Playlist: O'Dark 30 episode 05
Compiled By: KUT
O'Dark 30 is an exploration of the world of independent radio production. A brand new program on KUT 90.5 Austin that airs Sunday nights at midnight. Every week we look forward to presenting 3 hours of a little bit of everything from the world of independent radio production We’ve got one rule… if it’s good, we’re gonna try to bring it to Austin.
Episode 5 pieces include Surf School...New Year's: A Reflection...Praying for Peace in the New Year...Overcoming Appalachian Stereotypes from For Good Reason...Young Drivers...Raymond Carver: Tell Me a Story...Projectiles: A Poem by Raymond Carver...The first piece in our own Rebecca McInroy's new Portraits series...My New Year's Eve LAN Party.
The water and the culture of Hawaii.
An uneasy transition from liking surf music to taking surf lessons, with no board, no place to stay, except a tent on the beach and a big, bad Hawaiian teacher -- part of a native culture that doesn't trust white men as far as they can throw 'em. Begging the question: How far will the producer get thrown?
From Western Folklife Center Media | 57:03
A meditation on New Years as a time of reflection and healing.
Join in a New Year journey with host Hal Cannon to an ancient Gaelic ritual of bringing in the year with fiddler Alasdair Frazier. Then join Jean Redpath for the original ?Auld Lang Syne.? From the Isles back to the States we travel to delve into the Native American way of marking time with a heartfelt story from Lakota elder, Leonard Littlefinger telling how ritual can help us transform a brutal history into a new story of hope. We end with the hope of a healthy land from the Grand Canyon. Join us
From Paul McDonald | 02:27
What might really happen if every warrior on the planet beat his sword into a plowshare?
From With Good Reason | 29:46
Three professors discuss how stereotypes of Appalachia diverge from reality, and what makes Appalachian dialect distinctive to outsiders’ ears.
The announcement that CBS plans to create a new reality show called “The Real Beverly Hillbillies” has already generated objections that it would foster more disparaging views of the Appalachian Mountain culture. The show would follow an Appalachian family as they adjust to life as Hollywood millionaires. English professor Parks Lanier is tired of Appalachian stereotypes and says some of this country’s richest literature comes from the mountains. Phil Leonard takes his students on an annual bus tour of Appalachian regions. Also featured: Amy Clark (UVA-Wise) studies how people from Appalachian communities feel about their dialect. She says many try to change their speech when they move out of the area, hiding their true origin. Broadcast on NPR stations in Virginia and Washington, DC the week of December 6-12, 2003.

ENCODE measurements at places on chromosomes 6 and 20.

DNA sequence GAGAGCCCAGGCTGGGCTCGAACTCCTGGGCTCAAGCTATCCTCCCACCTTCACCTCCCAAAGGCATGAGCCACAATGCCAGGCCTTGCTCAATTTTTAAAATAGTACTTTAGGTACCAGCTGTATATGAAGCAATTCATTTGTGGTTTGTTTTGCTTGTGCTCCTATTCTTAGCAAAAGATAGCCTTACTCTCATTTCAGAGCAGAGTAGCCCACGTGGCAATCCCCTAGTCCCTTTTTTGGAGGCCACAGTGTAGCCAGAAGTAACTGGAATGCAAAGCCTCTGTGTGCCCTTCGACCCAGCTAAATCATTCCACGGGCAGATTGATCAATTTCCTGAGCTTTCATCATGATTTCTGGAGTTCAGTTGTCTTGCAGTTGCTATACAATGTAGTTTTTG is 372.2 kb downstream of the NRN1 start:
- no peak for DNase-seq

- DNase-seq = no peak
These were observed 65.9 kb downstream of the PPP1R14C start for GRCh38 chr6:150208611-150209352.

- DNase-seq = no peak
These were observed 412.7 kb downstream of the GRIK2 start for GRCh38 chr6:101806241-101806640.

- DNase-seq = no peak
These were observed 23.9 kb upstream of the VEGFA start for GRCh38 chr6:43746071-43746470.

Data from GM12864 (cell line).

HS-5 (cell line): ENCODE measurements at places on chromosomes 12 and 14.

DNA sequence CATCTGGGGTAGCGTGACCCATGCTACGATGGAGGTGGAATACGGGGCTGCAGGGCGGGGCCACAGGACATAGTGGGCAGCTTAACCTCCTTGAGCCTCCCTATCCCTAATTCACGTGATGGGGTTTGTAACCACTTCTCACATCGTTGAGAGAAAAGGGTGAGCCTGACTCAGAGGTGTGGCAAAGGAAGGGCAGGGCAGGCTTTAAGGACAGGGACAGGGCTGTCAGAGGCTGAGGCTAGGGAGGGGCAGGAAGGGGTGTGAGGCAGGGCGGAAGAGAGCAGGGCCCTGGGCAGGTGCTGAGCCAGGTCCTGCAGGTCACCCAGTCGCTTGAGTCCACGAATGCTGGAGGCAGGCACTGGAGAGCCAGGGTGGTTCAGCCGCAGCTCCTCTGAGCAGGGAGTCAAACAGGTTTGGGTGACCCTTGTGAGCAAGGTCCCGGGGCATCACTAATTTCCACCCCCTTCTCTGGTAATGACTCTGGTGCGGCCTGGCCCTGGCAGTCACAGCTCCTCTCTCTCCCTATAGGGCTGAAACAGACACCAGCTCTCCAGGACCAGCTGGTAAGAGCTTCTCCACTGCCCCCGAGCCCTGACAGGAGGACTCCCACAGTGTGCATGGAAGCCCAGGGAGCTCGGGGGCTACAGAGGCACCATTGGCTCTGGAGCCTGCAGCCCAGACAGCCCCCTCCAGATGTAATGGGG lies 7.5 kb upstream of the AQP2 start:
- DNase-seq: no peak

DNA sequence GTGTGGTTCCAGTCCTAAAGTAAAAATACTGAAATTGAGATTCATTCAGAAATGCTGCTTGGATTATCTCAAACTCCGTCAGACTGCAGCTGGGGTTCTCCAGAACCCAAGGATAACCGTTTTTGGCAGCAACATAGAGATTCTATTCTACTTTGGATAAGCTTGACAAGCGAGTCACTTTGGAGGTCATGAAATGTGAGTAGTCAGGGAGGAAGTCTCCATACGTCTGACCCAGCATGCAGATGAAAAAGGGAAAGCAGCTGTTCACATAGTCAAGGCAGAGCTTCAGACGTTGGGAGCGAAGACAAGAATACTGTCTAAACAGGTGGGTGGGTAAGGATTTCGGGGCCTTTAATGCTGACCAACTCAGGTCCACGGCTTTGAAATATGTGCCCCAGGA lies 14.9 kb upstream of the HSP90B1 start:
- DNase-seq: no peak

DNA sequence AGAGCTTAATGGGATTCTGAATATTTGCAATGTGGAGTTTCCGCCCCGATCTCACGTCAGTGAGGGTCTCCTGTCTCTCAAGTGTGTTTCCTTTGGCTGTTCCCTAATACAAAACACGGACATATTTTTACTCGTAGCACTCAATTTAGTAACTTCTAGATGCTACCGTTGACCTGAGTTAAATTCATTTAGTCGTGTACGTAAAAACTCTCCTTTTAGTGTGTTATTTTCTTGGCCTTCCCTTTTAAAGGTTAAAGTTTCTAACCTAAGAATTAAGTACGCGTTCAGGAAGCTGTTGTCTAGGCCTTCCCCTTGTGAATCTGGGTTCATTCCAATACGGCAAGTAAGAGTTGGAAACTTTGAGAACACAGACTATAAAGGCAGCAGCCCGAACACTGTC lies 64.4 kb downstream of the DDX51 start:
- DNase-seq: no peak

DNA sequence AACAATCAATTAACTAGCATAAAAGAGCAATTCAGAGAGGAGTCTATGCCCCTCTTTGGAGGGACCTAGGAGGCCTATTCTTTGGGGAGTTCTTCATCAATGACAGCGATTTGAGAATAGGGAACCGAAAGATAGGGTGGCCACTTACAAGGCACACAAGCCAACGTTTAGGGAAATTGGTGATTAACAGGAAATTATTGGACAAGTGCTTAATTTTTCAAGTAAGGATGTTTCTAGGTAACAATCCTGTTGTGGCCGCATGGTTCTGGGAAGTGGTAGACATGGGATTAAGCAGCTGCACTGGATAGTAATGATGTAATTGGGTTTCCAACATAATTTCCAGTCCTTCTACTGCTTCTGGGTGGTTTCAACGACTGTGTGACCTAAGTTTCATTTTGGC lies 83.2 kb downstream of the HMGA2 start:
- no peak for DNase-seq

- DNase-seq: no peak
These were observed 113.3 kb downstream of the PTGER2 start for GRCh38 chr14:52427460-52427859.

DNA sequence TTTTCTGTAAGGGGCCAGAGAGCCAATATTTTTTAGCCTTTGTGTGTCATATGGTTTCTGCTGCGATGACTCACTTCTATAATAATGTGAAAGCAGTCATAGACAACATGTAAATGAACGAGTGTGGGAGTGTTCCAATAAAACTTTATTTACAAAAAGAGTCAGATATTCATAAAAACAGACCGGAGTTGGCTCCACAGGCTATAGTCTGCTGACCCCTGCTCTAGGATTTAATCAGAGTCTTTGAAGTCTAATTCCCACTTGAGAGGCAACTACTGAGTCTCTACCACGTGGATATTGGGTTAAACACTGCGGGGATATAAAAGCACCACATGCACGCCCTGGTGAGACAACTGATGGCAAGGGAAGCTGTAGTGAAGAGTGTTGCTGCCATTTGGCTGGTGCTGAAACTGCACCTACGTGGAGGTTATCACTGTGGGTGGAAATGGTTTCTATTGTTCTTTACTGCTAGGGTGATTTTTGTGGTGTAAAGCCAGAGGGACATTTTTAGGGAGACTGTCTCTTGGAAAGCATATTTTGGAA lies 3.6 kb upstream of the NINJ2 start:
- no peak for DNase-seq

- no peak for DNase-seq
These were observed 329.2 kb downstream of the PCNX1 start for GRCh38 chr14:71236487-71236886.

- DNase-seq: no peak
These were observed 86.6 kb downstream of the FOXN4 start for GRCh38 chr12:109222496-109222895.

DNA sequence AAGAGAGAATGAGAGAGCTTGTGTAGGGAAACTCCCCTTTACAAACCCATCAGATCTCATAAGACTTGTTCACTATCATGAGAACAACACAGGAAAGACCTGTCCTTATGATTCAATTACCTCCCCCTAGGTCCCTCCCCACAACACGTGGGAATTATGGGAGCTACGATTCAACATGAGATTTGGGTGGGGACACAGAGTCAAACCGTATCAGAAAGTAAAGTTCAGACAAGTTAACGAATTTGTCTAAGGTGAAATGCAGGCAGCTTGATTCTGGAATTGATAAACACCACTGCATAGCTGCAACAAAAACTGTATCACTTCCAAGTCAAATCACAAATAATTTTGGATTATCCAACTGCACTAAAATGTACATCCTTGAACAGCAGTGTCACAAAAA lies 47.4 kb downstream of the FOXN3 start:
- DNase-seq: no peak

From SpiritHouse Inc/Youth Noise Network | 10:46
This piece investigates the experiences of teen drivers and the adults who support them.
In Durham, North Carolina, like elsewhere around the country, teens get into accidents which often result in fatalities. Roll on a journey with Riverside High School junior Emmanuel Watson as he talks to brand new drivers. They tell him what they learned in drivers' ed, how their parents feel about them driving, stereotypes of teen drivers, and what are the main problems with teens driving. Everybody has something to say about this, including a member of law enforcement, a drivers' ed teacher, and parents of teen drivers, including his own mother, who tells Emmanuel, "I'm going to have faith that you can drive."
Raymond Carver performs "What We Talk About When We Talk About Love."
The cover story of the New York Times Book Review begins, "Raymond Carver, surely the most influential writer of American short stories in the second half of the 20th century..."
Surely his most famous story is "What We Talk About When We Talk About Love." This is the only recording in history of the author performing his signature story. We meet him in a motel in Palo Alto. After some conversation, the story begins. The original program was made in 1983, enhanced in 2009.
From Teresa Goff | 03:53
"Projectiles", a poem written by American short story writer Raymond Carver, is read by poet Tess Gallagher, Carver's widow. The poem was written for Japanese writer Haruki Murakami.
Raymond Carver is most famous for his short stories yet the detail in each story is even more condensed when Carver writes in verse. Carver's widow, Tess Gallagher reads "Projectiles", a poem written for Japanese contemporary writer Haruki Murakami. Carver married poet Tess Gallagher shortly before his death in 1988. "Projectiles" was written in the late '80s, after Carver's Japanese translator Haruki Murakami visited Carver and Gallagher is their Port Angeles home.
Haruki Murakami, a writer now known for his novels The Wind-Up Bird Chronicle and Kafka On the Shore, had yet to come to prominence in the States. The meeting between the Carvers and the Murakamis went so well that Haruki and wife Yoko had an extra-large bed installed in their Tokyo apartment for Carver. But Carver never made it to Japan. He died of cancer in 1988. In this reading.
From Blunt Youth Radio Project | 03:11
Delve deep into the world of teen geeks gone wild on energy drinks and networked gaming.
What did you do on New Year's eve? Youth reporter and self-described geek, Ethan Jud, takes listeners on a lively, sound-rich voyage to the world of a LAN (Local Area Network) party Delve deep into the world of teen geeks gone wild on energy drinks, junk food, and networked gaming. This piece originally aired on the Blunt episode, "Geeks", at WMPG in Portland, ME.